c. 1998 Religion News Service
UNDATED _ Every year, American publishers release around 50,000 titles to an often dazed book-buying public.
With the arrival of the colder months, many bibliophiles snap up larger than usual numbers of volumes _ some intended for personal pleasure on windy, wintry evenings, and others bought as gifts. Here, for those who aren’t sure what to buy, is a guide to 17 of the most interesting new and recent titles.
Coffee table cornucopia
For many, nothing says gift-giving like a big, hefty, luxuriously illustrated book. And one of the most intriguing of the lot is Jane Daggett Dillenberger’s eye-opening The Religious Art of Andy Warhol ($39.95, Continuum). Before his death in 1987, Warhol cultivated an image as a club-hopping dandy. But according to Dillenberger, who teaches and writes about religious art, the artist best known for his pop masterpieces of Marilyn Monroe and Campbell’s soup cans was a closet Christian who regularly attended Mass and created an impressive _ if little-known _ body of provocative religious art. The book provides a fascinating look at a previously undiscovered aspect of one of the century’s most important cultural figures.
Japan’s Zen Masters aren’t so ambiguous about their spiritual lives, and The Art of Twentieth-Century Zen ($65, Shambhala) demonstrates that their gentle, evocative work with brushes, ink and water is considered part of the search for the Dharma. Focusing on 14 major Roshi (or revered teachers), the book collects dozens of moving works, most never before seen by Western eyes.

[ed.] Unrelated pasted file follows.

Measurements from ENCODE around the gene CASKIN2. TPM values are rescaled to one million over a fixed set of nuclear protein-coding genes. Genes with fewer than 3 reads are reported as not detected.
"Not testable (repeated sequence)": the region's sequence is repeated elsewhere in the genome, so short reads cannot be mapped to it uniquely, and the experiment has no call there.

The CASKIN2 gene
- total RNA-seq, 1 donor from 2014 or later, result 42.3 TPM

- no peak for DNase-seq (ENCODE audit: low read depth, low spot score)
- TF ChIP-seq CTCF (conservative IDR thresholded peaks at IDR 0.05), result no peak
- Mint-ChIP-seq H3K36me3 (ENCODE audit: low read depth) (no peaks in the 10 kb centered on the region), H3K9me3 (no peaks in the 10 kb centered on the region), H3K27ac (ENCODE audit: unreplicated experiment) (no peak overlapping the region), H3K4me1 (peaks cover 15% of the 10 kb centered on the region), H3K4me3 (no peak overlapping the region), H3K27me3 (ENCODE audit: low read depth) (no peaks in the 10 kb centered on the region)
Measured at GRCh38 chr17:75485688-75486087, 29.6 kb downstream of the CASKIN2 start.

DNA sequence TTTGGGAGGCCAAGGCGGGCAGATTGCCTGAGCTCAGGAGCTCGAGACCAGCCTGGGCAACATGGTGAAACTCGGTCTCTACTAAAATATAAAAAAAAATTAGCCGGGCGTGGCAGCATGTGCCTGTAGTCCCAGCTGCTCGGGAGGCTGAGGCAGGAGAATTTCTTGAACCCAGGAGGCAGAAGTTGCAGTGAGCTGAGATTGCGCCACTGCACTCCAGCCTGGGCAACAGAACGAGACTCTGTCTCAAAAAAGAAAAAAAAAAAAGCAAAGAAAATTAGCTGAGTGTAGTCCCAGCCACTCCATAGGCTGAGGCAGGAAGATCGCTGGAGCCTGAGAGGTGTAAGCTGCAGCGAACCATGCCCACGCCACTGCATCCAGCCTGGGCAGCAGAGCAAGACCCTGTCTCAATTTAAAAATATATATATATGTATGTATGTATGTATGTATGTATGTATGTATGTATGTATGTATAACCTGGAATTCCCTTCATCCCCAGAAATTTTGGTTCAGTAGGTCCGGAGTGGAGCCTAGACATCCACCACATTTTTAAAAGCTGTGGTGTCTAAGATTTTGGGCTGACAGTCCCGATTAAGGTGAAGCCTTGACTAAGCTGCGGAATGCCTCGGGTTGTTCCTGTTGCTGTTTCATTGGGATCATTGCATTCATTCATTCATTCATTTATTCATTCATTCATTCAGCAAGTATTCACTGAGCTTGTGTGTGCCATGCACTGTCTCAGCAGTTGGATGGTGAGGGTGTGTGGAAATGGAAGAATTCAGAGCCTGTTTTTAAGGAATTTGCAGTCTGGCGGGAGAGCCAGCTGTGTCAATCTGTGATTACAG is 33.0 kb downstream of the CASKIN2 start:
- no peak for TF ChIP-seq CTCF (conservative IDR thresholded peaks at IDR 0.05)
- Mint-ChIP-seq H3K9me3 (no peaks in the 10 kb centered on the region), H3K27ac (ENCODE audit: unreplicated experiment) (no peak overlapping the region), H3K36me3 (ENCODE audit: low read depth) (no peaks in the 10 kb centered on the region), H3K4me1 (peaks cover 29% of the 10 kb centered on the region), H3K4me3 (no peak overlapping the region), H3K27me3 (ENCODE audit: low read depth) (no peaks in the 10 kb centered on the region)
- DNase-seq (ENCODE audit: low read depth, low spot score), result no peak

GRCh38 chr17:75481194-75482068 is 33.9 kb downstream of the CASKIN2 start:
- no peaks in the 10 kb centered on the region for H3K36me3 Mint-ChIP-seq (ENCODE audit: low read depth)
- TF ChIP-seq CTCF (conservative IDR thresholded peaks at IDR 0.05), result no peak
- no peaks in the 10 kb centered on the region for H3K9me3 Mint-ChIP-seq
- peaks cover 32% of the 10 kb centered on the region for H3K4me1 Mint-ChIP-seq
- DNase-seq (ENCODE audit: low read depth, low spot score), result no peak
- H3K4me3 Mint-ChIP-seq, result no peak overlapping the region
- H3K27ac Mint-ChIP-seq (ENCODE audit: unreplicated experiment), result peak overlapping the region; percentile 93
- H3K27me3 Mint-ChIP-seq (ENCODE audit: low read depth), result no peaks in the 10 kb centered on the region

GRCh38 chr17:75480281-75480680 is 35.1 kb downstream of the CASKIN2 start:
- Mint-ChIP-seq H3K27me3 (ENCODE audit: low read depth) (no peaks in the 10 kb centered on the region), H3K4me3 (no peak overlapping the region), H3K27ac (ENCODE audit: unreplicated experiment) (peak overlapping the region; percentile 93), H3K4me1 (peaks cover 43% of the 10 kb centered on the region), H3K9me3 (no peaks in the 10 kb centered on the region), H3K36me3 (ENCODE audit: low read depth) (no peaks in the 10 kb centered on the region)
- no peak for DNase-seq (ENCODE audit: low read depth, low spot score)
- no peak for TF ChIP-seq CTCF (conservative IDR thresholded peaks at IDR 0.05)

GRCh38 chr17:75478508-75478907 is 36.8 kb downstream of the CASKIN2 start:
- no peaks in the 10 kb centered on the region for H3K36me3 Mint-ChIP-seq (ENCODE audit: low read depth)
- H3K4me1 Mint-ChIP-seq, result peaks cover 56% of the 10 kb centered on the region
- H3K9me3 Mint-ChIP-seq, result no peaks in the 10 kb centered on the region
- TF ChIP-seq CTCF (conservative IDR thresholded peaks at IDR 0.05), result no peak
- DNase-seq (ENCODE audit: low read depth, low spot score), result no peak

Eye-dazzling, mind-boggling images fill The End Is Near! Visions of Apocalypse, Millennium and Utopia ($34.95 paper, $55 cloth, Dilettante Press), a book featuring the work of Rev. Howard Finster and other visionary folk artists. Many of these”outsider”works, which are housed in Baltimore’s American Visionary Art Museum, were inspired by vivid divine visions, which the rough-hewn artists portray with rugged, rustic beauty.
Jerusalem: Stone and Spirit ($60, Rizolli) is a sumptuous trove of art, maps, archaeological artifacts, legend and lore about the city that is held dear by members of the world’s three major monotheistic religions. Beginning with the reign of King David 3,000 years ago, and continuing through the creation of the nation of Israel, this book captures the city’s rich heritage with style and stunning color.
Tales from the River Brahmaputra ($65, Shambhala) is a loving photo essay of the long, winding river that travels through Tibet, India and Bangladesh and plays a prominent role in the lives of Buddhists, Hindus and Muslims. Gorgeous photos show the beauty of the river and surrounding lands, as well as people at play and prayer.
DK Publishing has revolutionized the book world with its visually compelling titles. Two of the newest are its Illustrated Dictionary of Mythology ($24.95), which covers heroes, heroines, gods and goddesses from around the globe, and The Complete Bible Handbook: An Illustrated Companion ($39.95), which provides an attractive, accessible introduction to a complex, often confusing book.
Christmas for the young (and young at heart)
Some of the Christian publishing world’s heaviest hitters have created a handful of holiday books designed to help readers of all ages connect with the Christmas story.
Multimillion-selling pastor/author Max Lucado’s Jacob’s Gift ($14.99, Tommy Nelson) tells the touching tale of a fictional carpenter who constructs the feeding trough that becomes a crib for the baby Jesus.
Words by award-winning writer Walter Wangerin and lavish illustrations make Mary’s First Christmas ($19.99, Zondervan) a stand-out volume for younger readers.
And Jerry Jenkins, co-author of the run-away best-selling Left Behind series, takes a fresh approach to a classic tale in ‘Twas the Night Before ($19.95, Viking/Penguin), a book for those who may be older but aren’t too old to dream.